voices of women in law // voix des femmes en droit


Written by Molly Churchill.

“[B]ear in mind that he can only maintain the high traditions of his profession by being in fact as well as in name a gentleman”

– 1920 Canadian Bar Association Code of Ethics, Canon 5(7)

When I was in fourth grade, my classmates and I had to paint portraits of ourselves as medieval characters and write accompanying stories. While most of the girls in my class painted themselves as princesses with beautiful gowns, I just didn’t see myself as a princess. I depicted myself as a knight clad in armour. The way I remember my story, “Mary Margaret” had to hide the fact that she was a girl in order to join the ranks with the other knights and fight to defend her people and values. Only at the end of the story, once she had proven her skill and gained the respect of the other knights (who, of course, were all boys – because only boys were allowed to be knights), did Mary Margaret reveal the shocking fact that she was a girl (gasp!).

I guess I had understood enough of our unit on the Middle Ages to see that it was boys (men) who got to be part of the action and fight for what they believed in, while girls (women) seemed to be relegated to the margins. And I wasn’t okay with this – it was just plain silly! I imagined myself in a role that would allow me to stand up for what I believed in in a public way, not one where I just stood around looking pretty.

Clearly, the days of knights and princesses are far behind us. Yet my time in law school has helped me appreciate the extent to which the gendered divisions that irked me as a 9-year-old girl learning about the Middle Ages are not far behind us. In our legal ethics course this year, I learned that in 1920, the Canadian Bar Association pronounced that, in order to be an ethical lawyer, one must be a gentleman.[1] Looking around my class, I realized that by 1920 standards, my cohort was in serious trouble: over 50% of us were future unethical lawyers because, as women, we certainly wouldn’t pass as gentlemen.[2]

But seriously, does this mean there were no women lawyers in 1920?

As it turns out, there were women lawyers in Canada in 1920, and I am thankful to them for starting to pave the way for women in the legal profession. A thrill runs through my body as I think how amazed they would be to attend one of our classes today, where not only would half their classmates be women, but many of their professors would be, too.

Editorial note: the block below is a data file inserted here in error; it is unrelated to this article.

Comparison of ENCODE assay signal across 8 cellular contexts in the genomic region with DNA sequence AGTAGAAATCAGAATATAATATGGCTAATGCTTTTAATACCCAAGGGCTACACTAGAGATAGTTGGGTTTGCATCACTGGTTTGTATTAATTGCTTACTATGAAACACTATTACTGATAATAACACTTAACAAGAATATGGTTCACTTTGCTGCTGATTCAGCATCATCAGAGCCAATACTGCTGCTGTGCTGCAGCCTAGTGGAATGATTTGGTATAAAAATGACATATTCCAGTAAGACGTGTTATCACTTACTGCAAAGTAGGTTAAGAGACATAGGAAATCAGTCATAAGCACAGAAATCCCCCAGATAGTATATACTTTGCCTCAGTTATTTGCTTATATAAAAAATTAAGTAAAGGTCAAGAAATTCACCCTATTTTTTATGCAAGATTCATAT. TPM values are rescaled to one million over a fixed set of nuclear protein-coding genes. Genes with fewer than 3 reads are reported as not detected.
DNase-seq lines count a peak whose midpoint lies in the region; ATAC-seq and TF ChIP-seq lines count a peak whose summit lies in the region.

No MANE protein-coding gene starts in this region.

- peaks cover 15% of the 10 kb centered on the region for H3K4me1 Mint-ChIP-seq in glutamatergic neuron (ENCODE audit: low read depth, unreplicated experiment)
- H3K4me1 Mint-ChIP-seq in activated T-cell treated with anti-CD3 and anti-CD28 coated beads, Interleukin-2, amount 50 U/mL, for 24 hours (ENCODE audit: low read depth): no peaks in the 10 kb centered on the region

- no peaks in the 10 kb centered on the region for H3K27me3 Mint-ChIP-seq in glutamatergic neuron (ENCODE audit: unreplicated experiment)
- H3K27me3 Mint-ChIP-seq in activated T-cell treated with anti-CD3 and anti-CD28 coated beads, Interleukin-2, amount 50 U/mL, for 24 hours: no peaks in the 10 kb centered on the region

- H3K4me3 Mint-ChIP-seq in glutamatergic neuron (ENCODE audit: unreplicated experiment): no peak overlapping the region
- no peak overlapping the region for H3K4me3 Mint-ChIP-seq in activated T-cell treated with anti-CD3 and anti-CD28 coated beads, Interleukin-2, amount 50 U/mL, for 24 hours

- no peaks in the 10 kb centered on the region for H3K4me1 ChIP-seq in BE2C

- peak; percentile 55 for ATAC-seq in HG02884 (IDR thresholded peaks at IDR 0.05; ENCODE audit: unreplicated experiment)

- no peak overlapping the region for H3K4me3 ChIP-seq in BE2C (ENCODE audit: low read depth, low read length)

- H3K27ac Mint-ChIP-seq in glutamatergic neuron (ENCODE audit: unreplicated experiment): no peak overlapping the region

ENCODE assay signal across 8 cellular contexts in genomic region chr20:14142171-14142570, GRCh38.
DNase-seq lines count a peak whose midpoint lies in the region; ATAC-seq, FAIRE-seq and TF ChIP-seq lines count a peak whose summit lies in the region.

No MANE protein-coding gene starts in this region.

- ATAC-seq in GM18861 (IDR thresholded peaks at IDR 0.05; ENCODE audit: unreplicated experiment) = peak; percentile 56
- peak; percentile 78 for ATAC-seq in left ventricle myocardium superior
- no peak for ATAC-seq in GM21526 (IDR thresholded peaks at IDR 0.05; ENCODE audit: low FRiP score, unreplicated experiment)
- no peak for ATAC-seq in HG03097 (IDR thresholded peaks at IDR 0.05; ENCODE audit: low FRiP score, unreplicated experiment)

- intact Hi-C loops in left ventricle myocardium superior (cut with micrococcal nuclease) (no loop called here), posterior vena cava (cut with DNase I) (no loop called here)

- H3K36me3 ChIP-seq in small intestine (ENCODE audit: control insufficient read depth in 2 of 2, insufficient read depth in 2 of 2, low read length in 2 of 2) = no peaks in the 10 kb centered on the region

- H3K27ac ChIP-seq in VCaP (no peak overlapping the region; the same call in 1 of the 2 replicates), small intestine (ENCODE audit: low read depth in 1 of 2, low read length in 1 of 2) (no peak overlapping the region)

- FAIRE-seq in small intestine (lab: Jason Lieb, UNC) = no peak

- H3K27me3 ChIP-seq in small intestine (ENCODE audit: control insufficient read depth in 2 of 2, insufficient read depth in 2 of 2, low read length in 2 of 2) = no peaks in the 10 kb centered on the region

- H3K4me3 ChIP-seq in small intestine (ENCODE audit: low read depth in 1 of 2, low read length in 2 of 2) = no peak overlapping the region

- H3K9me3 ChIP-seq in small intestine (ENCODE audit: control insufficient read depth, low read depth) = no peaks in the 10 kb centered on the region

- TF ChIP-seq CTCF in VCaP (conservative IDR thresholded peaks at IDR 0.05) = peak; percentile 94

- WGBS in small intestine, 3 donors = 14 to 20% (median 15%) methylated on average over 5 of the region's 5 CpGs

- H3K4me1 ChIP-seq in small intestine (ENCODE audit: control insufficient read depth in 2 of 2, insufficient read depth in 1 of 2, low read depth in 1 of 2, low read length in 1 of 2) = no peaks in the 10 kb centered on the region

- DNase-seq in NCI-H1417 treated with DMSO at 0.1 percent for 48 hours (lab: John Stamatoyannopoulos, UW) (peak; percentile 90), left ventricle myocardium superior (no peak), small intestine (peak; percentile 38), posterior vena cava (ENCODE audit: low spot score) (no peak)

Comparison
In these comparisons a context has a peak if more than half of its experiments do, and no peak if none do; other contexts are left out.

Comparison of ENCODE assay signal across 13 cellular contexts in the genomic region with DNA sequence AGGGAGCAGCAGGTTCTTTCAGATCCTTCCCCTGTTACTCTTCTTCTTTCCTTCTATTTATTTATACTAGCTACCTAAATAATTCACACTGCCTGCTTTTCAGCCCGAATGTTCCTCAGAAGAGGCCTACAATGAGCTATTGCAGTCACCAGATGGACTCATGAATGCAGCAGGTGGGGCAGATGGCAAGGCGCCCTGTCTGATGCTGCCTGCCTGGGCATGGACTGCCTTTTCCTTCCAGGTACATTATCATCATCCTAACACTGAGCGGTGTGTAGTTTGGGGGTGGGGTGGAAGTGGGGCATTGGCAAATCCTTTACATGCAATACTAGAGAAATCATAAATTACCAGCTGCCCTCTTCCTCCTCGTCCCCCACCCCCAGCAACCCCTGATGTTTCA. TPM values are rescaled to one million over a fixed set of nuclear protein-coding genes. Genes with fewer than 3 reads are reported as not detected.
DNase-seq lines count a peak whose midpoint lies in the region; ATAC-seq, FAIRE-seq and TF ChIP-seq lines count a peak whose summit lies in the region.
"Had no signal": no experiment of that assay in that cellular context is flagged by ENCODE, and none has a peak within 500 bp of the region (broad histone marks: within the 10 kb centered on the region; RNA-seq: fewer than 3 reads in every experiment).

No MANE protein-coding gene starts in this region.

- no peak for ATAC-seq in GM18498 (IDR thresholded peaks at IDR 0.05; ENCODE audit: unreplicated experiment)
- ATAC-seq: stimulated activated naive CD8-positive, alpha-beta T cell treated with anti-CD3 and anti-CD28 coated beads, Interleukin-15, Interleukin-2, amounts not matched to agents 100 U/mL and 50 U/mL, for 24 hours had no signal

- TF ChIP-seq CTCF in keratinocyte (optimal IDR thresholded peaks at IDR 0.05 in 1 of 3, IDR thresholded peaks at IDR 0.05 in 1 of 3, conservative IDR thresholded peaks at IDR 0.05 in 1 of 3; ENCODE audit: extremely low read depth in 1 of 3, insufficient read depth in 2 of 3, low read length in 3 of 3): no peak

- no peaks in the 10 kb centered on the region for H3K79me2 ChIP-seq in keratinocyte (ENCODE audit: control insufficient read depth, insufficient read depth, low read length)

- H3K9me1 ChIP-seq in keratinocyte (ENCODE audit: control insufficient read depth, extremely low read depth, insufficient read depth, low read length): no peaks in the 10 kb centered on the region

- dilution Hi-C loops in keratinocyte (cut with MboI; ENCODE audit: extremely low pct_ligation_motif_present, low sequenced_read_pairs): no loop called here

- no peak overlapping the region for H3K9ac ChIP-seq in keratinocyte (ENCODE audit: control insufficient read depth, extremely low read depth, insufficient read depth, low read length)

Clara Brett Martin became the first female lawyer in Canada when she was called to the bar in Ontario in 1897.[3] In the next decade, another two women followed in her footsteps in Ontario.[4] Their achievement was not treated as precedent country-wide, however. In 1906, the Law Society of New Brunswick ruled that Mabel Penery French was not fit to be called to the bar since, as a woman, she was not a “person.”[5] When French challenged this decision in court, the Supreme Court of New Brunswick upheld the Law Society’s decision and reasoning.[6] Not to be deterred, French found an ingenious way to have this ruling overturned: she purposely built up personal debt and, when sued by creditors demanding payment, created a “novel defense” and argued that she could not be sued since she was not a “person.”[7] This defense failed, but led to a reductio ad absurdum of the previous judgment that upheld the Society’s refusal to call her to the bar.[8] In 1907, New Brunswick introduced legislation ensuring that women could not be denied entry to the legal profession on the basis of gender, and French became the first woman lawyer in the province.[9] French re-lived a similar experience when she moved to British Columbia a few years later: denied by the Law Society and the courts, French was called to the bar only after legislative action by the provincial government passed in 1912.[10] Apparently, the Law Society which had refused to acknowledge Ms. French as a person now recognized her as a gentleman: the minutes of the call to the bar ceremony report “the Call and Admission of twenty gentlemen, including Mabel Penery French.”[11] Apparently my initial reaction was incorrect: even by 1920s standards, a woman can make an ethical lawyer, since women can be gentlemen, too.